How did Rubin's scale 'measure' the difference between 'liking' and 'loving'?
Of all the ideas and concepts we come across in life, perhaps one of the most difficult to describe in any reliable wording is that of 'love'.
The Ancient Greeks classified love into the types we feel between sexual lovers, friends and divinity, but first we must distinguish between a liking for someone (for example, a work colleague) and its progression into the love we feel for a partner, or family members.
Love vs Liking: Rubin's Scales
The line between like and loving isn't easy to draw. In 1970, Zick Rubin developed two scales to measure people's emotions for each other; the Love Scale and Liking Scale, which aimed to measure people's feelings towards another.
He produced a questionnaire with 70 parts that aimed to measure a person's love or liking, and after 200 undergraduates completed the test, he narrowed the items down to just 13 in order to distinguish between liking and loving.
Rubin concluded that items on the liking scale should primarily be based on a person's attitudes, and their similarities (in views and personality) with another person, including the respect they had for their abilities.
The factors involved in determining 'love' on Rubin's Love Scale include the dependence people have on each other in every day lives, how much they want to help or assist somebody, and the sense of 'belonging' that people felt in relation to each other.
So did the 'scales' Rubin developed work? His questionnaire is based on statistical analysis of undergraduates.
This raises two issues: firstly, what understanding and experience do the young people have of love, and secondly, will the mathematical techniques that Rubin used suffice in explaining love?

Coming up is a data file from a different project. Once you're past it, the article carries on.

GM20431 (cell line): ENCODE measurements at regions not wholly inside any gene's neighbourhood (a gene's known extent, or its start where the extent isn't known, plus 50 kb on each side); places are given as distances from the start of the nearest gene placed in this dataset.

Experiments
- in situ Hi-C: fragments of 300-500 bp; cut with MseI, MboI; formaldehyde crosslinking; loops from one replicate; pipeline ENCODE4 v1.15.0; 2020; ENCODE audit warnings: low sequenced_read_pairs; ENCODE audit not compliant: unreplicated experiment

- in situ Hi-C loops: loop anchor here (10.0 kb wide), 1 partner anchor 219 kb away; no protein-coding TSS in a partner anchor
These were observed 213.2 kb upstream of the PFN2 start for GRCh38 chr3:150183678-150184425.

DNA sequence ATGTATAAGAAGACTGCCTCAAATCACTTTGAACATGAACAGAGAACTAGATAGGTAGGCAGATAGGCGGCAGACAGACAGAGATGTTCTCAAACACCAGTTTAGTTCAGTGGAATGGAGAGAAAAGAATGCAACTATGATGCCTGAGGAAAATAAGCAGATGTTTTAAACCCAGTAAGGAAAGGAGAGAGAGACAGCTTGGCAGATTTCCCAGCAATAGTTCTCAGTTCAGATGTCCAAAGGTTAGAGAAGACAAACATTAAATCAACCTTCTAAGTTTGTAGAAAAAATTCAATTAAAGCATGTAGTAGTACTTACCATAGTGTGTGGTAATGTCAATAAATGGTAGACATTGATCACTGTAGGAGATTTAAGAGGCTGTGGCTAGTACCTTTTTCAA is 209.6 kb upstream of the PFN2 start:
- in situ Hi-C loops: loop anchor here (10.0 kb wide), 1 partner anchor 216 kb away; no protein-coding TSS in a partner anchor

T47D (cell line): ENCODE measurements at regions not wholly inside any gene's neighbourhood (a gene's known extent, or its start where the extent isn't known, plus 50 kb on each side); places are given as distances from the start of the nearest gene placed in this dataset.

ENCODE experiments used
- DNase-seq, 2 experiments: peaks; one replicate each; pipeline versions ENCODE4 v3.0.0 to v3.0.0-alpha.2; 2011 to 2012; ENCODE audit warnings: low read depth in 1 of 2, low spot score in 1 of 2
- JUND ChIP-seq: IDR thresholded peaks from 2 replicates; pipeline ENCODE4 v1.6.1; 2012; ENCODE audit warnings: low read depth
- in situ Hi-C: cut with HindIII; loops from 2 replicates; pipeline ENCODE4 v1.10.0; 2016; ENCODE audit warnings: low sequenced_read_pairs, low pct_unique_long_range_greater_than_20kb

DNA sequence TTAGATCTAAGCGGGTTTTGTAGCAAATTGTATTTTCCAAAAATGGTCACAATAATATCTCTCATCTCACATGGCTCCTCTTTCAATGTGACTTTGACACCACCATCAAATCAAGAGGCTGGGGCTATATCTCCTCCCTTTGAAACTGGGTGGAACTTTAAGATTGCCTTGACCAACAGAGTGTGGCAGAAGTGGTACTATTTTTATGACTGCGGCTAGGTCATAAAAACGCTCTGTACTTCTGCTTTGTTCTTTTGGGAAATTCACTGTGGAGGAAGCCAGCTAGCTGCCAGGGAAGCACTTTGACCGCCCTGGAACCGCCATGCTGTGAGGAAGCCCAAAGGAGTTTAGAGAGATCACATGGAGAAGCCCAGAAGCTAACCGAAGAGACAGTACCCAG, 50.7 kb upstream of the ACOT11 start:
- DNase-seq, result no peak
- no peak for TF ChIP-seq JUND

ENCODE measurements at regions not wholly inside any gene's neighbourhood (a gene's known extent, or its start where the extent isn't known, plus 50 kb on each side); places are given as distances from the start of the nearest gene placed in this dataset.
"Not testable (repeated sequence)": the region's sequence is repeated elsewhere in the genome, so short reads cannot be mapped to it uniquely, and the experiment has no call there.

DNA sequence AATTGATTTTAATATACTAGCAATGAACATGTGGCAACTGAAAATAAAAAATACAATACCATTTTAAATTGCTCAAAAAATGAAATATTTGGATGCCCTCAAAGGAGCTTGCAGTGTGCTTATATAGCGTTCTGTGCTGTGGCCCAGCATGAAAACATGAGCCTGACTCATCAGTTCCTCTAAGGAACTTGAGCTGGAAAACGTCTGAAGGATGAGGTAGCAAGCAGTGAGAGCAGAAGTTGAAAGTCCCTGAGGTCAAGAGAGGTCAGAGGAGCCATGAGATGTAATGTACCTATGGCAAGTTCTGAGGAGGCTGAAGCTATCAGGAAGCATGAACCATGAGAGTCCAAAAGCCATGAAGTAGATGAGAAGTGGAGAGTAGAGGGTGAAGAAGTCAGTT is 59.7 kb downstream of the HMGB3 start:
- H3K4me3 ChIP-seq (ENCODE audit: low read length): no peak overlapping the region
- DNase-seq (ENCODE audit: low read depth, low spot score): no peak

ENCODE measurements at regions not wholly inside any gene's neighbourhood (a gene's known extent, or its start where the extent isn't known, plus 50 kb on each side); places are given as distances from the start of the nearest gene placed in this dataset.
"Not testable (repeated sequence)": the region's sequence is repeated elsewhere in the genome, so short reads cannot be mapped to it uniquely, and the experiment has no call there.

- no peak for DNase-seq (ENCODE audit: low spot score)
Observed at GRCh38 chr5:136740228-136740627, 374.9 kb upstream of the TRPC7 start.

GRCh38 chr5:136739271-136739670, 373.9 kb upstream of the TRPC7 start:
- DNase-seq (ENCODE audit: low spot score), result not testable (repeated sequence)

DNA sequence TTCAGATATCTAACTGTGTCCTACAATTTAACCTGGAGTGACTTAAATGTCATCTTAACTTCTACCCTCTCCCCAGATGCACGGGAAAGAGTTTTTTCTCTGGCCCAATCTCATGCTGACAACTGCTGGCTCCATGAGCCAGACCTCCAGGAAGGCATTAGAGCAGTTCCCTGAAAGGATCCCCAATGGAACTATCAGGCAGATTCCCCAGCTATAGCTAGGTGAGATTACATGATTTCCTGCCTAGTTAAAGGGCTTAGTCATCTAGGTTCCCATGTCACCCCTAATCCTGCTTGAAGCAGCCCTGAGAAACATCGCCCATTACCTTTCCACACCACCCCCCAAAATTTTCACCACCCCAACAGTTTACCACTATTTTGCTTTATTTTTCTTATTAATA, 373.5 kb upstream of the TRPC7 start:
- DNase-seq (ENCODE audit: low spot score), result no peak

Psychologists later pointed out that the factors Rubin suggested do not distinguish properly between the two emotions.
However, some support comes from Sternberg and Grajek whose 1984 study found high correlations between 72% correlations of lovers' scores on the love and liking scales.
This score was slightly lower for best friends, but around the same (81% for paternal relationships) for parents.
How Men and Women Love Differently
Rubin's research lead to interesting splits in how different genders love partners. He found that men tend to love partners in a sexual, passionate way whereas women 'like' (as opposed to feeling passionately) men more than they 'liked' their partners.
Women also seek the intimacy and trust of a marital-type partnership outside of the relationship of lovers.
Sternberg and Grajek's study suggested, however that men tend to feel stronger for their partner than any other person (for example, best friend or family members), in contrast to women who show a tendency to 'liking' their best female friend more than their boyfriend or husband.
Research also provides substantial evidence that different people love to different degrees, and so a more emotional person will tend to feel stronger for all those they love.
However, while someone's love for a family member can be a good indicator of the strength of their feelings towards other relatives, it tends not to be linked to the type or degree of love for a partner.